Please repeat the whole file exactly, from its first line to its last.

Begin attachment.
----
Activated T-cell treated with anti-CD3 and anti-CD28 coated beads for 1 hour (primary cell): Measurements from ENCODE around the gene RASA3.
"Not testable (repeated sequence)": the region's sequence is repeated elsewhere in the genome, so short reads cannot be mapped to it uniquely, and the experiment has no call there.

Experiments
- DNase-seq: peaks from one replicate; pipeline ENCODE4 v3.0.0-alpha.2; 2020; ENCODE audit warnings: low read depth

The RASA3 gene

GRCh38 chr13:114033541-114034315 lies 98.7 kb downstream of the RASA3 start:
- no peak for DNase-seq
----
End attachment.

Activated T-cell treated with anti-CD3 and anti-CD28 coated beads for 1 hour (primary cell): Measurements from ENCODE around the gene RASA3.
"Not testable (repeated sequence)": the region's sequence is repeated elsewhere in the genome, so short reads cannot be mapped to it uniquely, and the experiment has no call there.

Experiments
- DNase-seq: peaks from one replicate; pipeline ENCODE4 v3.0.0-alpha.2; 2020; ENCODE audit warnings: low read depth

The RASA3 gene

GRCh38 chr13:114033541-114034315 lies 98.7 kb downstream of the RASA3 start:
- no peak for DNase-seq